Matsuri St James’s, in the heart of Mayfair, is aimed at bringing the Japanese eating experience closer to Londoners’ hearts. And boy does it deliver.
The restaurant’s ethos is to serve “The Heart of Japanese Hospitality’ and in doing so it is plain to see why it has been running successfully in London for over 20 years.
On arrival, my boyfriend and I were greeted by a gigantic mask made of washi paper and bamboo, which dominates the stairway leading from the bar to the softly-lit subterranean dining area. We were told that the mask is the symbol of one of the largest Japanese summer festivals, called Nebuta. This festival theme is touched upon in the colourful kimono worn by the waitresses, fresh orchids throughout, and vibrant Japanese photography adorning the walls.
Headed by Chef Mr Kishi, the cooking style creates a true ‘festival of the senses’. The technique is based on Teppan-yaki, a Japanese way of cooking fresh food on iron griddles in front of the customers, which guarantees both a first rate cuisine and an exciting display. The varnished wood tables can seat up to 14 people – 7 on each side – with the hotplate in the middle.
After being seated, and dressed with lavish cotton napkins we started the night with the manager’s recommended cocktails:(for me) a Negroni, complete with fresh orange peel and served on the rocks,and (for my boyfriend) a deliciously fragrant and sweet home-made creation named London Sky (which I sneaked more than my fair share of).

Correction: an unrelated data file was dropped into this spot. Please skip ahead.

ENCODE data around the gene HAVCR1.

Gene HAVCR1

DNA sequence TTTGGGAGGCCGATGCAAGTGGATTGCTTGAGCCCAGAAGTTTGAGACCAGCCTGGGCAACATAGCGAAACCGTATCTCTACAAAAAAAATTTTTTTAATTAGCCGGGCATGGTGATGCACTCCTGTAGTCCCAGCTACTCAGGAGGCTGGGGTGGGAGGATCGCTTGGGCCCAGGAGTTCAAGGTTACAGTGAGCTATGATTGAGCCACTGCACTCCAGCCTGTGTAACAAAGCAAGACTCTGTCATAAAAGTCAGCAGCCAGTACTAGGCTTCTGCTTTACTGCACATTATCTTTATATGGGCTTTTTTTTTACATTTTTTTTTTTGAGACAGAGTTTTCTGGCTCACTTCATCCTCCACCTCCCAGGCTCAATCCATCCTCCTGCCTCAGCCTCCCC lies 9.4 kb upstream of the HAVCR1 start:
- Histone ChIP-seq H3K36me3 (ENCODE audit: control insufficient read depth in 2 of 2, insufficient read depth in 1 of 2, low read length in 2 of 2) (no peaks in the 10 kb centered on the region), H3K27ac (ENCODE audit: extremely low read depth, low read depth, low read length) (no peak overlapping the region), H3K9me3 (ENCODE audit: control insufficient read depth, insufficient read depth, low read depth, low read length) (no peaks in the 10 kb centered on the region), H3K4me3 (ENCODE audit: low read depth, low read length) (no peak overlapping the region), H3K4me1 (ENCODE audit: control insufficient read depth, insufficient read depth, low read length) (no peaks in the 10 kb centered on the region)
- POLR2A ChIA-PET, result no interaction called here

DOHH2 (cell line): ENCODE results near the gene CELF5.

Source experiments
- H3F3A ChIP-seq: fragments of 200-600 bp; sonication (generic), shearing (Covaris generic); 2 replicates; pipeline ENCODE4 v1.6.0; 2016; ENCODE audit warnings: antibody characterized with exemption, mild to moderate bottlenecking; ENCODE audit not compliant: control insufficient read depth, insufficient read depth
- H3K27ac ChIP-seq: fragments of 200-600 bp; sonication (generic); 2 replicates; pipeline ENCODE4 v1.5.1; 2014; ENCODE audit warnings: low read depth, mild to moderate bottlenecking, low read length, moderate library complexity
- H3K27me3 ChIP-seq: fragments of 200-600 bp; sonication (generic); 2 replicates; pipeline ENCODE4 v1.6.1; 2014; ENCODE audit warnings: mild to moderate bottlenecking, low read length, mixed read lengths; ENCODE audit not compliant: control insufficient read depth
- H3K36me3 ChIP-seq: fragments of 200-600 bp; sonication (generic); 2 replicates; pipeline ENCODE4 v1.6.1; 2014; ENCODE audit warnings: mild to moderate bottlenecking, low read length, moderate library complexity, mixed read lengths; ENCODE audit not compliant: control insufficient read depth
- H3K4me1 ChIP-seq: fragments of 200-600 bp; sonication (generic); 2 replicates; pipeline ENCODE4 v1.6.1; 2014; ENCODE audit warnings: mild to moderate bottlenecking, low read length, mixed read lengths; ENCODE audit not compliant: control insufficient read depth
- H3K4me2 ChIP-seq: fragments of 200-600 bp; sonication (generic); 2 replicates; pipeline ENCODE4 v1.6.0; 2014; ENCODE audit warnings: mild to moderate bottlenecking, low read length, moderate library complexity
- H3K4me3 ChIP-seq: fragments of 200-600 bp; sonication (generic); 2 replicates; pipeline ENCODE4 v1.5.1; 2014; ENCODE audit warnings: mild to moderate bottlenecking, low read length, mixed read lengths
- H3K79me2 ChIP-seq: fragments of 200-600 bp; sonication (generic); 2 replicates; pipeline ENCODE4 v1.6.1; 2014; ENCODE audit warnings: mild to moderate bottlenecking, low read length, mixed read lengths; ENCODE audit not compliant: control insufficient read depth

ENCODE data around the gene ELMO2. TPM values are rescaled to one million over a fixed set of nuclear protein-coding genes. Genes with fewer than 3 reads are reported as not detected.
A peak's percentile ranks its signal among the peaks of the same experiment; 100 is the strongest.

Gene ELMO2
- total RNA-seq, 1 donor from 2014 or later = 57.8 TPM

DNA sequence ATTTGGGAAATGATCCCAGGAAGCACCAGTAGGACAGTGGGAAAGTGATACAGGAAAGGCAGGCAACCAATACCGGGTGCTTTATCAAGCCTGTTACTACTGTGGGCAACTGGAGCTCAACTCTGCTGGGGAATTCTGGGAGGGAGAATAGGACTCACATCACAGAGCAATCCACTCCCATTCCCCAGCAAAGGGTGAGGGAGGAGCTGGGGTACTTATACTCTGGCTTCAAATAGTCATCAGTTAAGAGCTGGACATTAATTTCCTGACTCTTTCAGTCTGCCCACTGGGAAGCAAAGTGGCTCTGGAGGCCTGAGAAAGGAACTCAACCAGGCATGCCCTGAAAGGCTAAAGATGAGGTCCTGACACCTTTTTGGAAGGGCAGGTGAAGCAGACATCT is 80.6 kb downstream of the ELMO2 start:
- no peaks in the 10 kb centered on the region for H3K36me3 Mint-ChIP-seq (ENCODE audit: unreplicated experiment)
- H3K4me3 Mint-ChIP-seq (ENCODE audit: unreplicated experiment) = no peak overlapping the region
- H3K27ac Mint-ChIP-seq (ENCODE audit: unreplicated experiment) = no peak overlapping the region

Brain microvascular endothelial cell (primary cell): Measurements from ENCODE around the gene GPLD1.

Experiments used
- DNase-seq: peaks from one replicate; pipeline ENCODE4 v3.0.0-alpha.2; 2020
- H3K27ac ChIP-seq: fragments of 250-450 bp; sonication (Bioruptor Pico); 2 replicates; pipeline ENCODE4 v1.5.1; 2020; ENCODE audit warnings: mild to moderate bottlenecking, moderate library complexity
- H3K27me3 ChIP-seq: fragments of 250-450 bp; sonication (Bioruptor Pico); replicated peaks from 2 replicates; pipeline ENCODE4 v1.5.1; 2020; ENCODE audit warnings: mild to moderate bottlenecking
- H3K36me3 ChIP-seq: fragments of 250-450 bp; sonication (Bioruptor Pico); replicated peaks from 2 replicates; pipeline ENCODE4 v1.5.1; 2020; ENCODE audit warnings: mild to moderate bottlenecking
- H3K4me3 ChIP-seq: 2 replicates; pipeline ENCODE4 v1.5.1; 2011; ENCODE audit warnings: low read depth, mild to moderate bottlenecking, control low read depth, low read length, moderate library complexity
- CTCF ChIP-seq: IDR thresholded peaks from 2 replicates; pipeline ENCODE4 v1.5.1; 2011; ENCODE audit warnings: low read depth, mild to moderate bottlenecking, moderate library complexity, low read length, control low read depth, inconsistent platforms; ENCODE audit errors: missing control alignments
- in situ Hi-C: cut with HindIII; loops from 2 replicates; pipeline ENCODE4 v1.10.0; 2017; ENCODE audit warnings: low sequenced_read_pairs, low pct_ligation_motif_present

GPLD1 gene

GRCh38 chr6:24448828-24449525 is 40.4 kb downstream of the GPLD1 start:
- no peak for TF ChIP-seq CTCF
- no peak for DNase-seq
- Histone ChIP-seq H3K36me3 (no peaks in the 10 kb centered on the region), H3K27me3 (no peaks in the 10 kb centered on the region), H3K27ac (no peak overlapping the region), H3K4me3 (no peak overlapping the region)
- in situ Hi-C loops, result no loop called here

We continued to follow the manager’s excellent recommendations; myself ordering the Vegetarian Set Menu and my boyfriend eagerly opting for the Matsuri Course Menu. We were presented with a series of exquisitely presented appertisers and hors d’ouevres, including grilled aubergine, perfectly crisp and salted edamame, traditional miso broth, a colourful quintet of seaweed, and an assortment of light seafood and vegetable tempura.
Full of good food and anticipation for what was still to come, we sat back and watched as our table’s personal chef, Ninoy, stepped up to the hotplate and set out our raw ingredients. Sizzling in front of our hungry eyes, Ninoy created a colourful spectacle of seasonal Japanese vegetables and tofu and delicious egg-fried rice for the vegetarian main, and a generous helping of perfectly pink lobster and succulent black cod.
To complete the experience, we were told that the Fireball Ice Cream is a must for dessert and we were not disappointed. Ninoy smothered our scoops of vanilla ice cream with brandy on the hotplate, which erupted into a dazzling flame. Goodness gracious (great ball of fire!). As if that wasn’t enough, we were tempted into gorging on an admittedly unusual sounding green tea tiramusu, which was truly (and surprisingly) divine. Two miniature glasses of a traditional Japanese citrus liqueur made from yuzu rounded our feast off perfectly.
Matsuri St James’s is an unusual and entirely memorable dining experience that will make every occasion a special one.